For immigrant workers, corporate health plans can be an awkward fit
This article was originally published by Georgia Health News, a nonprofit covering health news in the state. This piece is the ninth in a series of articles reported in Northwest Georgia, an area rich in stories about unmet health needs and about people and programs making a difference. Georgia Health News and the health and medical journalism graduate program at UGA Grady College of Journalism and Mass Communication collaborated to produce this series, made possible by support from the Healthcare Georgia Foundation and the Institute of International Education. You can read the original article here.
The Shaw Industries corporate headquarters in Dalton could easily be mistaken for a college campus. Large buildings cluster at the top of a hill, and green lawns slope down to busy Walnut Avenue. Visitors pass an impressive sign set in stone and framed by neatly pruned shrubs and trees. “Where Great Floors Begin,” it proclaims.
Drive a mile down Walnut, and the roadside vistas change dramatically. The well-maintained lawn gives way to drab, well-worn strip malls. This is the less showy part of Dalton, where businesses include liquor stores, pawn shop and vape shops.
Nestled among these modest businesses are doctors’ offices and mall clinics. It is here where many of the people who help weave, dye, and finish Shaw’s famous carpets come when they are sick or injured.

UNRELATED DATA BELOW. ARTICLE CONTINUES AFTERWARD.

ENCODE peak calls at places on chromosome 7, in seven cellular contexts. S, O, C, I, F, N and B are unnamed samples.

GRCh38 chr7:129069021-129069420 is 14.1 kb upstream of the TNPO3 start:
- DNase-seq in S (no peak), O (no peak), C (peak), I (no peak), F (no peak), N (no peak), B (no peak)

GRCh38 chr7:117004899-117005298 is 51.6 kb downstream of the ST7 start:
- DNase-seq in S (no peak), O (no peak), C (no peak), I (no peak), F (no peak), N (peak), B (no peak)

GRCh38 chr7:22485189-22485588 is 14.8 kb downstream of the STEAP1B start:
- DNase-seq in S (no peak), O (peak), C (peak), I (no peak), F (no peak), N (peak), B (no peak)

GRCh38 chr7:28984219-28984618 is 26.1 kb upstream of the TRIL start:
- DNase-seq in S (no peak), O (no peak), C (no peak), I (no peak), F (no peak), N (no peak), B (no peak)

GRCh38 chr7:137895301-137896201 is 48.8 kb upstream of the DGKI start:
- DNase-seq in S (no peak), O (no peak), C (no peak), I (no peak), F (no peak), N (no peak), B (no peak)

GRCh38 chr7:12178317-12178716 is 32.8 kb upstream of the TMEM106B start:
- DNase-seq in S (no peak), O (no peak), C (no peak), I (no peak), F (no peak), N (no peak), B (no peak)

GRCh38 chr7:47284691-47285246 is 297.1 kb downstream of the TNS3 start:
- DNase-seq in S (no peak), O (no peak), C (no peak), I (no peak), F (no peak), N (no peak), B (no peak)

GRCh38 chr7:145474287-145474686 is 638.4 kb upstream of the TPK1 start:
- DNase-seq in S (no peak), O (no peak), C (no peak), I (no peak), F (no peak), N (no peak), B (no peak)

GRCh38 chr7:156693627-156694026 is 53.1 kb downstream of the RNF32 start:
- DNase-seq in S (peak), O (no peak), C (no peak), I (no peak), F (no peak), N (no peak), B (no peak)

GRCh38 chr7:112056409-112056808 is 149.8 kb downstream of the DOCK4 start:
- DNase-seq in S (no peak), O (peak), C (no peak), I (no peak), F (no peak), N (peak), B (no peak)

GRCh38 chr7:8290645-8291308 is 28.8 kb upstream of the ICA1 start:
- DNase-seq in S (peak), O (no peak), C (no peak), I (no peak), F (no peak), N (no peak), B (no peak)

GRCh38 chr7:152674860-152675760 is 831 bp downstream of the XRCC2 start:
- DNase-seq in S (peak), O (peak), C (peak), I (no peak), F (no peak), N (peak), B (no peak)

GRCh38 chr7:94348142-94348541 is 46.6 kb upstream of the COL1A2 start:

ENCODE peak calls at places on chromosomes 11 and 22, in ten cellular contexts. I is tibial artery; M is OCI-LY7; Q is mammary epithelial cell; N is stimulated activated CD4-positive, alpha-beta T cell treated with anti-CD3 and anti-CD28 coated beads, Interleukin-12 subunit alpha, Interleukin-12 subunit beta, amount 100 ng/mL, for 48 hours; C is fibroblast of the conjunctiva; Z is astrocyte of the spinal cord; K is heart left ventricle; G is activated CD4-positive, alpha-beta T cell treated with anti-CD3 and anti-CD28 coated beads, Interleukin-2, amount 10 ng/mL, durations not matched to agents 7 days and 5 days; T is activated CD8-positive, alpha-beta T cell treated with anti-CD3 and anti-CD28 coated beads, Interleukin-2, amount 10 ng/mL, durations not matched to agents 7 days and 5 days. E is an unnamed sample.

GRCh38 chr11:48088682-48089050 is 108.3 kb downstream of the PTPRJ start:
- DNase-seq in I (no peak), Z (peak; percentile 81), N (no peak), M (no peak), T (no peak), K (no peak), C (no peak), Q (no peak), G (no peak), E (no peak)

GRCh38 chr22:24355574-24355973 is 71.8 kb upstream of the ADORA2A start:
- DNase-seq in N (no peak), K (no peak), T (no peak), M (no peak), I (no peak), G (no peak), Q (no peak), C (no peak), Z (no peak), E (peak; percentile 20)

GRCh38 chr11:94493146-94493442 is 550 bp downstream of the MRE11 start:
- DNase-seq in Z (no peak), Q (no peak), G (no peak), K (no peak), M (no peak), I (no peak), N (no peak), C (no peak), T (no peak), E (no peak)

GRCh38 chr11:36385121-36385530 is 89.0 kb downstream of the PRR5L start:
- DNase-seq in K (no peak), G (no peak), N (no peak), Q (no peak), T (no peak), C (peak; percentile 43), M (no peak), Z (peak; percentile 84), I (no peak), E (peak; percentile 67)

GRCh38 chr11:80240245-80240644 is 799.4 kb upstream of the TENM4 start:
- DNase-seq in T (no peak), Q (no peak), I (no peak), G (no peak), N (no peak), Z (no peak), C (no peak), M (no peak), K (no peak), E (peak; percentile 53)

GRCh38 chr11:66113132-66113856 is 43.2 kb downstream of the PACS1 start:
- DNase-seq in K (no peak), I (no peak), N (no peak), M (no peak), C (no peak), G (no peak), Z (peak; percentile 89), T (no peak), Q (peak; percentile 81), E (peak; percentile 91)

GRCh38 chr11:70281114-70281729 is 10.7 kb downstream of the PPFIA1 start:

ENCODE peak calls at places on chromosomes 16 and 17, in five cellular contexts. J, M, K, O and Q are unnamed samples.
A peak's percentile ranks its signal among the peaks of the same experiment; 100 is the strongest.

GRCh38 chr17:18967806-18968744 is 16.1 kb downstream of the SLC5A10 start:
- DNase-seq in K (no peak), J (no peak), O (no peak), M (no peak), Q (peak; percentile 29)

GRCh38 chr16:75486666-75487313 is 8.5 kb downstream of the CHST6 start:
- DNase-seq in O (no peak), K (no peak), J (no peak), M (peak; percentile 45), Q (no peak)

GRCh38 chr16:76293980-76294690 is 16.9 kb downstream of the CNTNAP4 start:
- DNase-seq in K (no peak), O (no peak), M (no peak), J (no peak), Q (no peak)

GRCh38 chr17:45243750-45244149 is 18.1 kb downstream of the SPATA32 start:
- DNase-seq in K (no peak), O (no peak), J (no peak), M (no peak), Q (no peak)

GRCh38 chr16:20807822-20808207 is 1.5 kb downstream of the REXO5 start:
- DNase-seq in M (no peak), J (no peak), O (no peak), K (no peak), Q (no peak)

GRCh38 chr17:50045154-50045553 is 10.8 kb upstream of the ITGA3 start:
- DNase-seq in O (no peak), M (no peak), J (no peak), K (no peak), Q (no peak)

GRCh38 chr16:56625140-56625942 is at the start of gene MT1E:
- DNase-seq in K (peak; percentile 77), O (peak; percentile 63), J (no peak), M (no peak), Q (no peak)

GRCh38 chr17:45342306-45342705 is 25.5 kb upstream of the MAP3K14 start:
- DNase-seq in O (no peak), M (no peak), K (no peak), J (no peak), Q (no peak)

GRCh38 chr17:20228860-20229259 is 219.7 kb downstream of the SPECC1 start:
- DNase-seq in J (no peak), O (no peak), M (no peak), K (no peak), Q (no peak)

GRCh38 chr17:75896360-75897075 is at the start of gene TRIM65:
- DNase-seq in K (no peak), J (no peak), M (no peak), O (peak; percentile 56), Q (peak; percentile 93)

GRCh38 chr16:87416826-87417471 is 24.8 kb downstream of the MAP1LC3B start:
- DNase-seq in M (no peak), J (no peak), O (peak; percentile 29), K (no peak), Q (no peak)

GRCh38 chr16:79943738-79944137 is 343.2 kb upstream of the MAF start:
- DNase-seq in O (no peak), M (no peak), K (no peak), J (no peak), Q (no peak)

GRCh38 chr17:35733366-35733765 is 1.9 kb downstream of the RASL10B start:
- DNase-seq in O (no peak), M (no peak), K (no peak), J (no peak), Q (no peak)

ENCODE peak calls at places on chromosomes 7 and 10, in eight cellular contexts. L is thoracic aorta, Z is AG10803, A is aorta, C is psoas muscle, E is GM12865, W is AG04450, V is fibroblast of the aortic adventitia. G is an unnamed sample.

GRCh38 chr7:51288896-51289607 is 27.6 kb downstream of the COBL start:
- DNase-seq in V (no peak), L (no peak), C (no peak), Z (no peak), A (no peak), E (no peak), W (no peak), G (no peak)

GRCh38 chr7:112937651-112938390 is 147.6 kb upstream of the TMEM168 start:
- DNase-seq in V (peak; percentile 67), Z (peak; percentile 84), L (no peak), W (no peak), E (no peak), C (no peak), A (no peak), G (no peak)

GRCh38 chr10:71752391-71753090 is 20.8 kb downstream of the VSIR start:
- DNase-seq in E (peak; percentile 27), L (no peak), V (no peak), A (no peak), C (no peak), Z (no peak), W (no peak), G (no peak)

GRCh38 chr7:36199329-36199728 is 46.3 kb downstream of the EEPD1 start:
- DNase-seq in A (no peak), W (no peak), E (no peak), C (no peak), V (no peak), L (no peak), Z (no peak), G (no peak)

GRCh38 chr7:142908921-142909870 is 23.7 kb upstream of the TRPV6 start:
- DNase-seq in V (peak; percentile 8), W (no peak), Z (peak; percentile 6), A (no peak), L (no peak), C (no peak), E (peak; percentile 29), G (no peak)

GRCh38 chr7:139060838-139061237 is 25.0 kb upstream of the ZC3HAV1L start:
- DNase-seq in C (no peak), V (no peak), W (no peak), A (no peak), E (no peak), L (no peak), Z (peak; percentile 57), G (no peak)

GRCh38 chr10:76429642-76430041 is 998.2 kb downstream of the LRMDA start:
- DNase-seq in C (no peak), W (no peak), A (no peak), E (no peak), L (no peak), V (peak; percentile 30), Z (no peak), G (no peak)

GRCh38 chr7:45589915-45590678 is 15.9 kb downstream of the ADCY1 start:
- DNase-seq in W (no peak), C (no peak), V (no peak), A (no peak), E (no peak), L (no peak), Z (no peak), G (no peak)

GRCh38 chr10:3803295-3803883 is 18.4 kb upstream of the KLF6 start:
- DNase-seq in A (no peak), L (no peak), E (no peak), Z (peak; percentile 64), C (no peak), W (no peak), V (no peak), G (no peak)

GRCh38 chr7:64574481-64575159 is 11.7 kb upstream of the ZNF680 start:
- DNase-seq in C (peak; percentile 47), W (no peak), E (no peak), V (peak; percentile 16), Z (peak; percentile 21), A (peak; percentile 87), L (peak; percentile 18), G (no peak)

Carpets are a big deal in Dalton. The city’s website calls it “the Carpet Manufacturer of the World.” In this Northwest Georgia city of about 33,000 people, the three largest employers are carpet and flooring manufacturers. Shaw is No. 1 with 7,517 workers, Mohawk Industries employs 6,015, and Beaulieu Group, another flooring company, has 2,056.
Besides offering insurance to workers, Shaw operates an on-site health clinic that provides low-cost health care to the company’s employees and their families.
The Shaw Family Health Center “removes common barriers to health care by offering convenient, high quality, low cost health care for associates and their families.’’ Mindi Craig, Shaw’s director of health and wellness benefits, said in a statement.
Many employees, though, prefer to go to the small offices and clinics for care because, they say, they are more comfortable with these Spanish-speaking medical providers.
The company declined to provide details about which health plans are offered to its carpet workers, who is eligible, and what co-pays and deductibles are involved.
“Shaw associates are offered high-deductible health plans paired with Health Savings Accounts,” said Craig.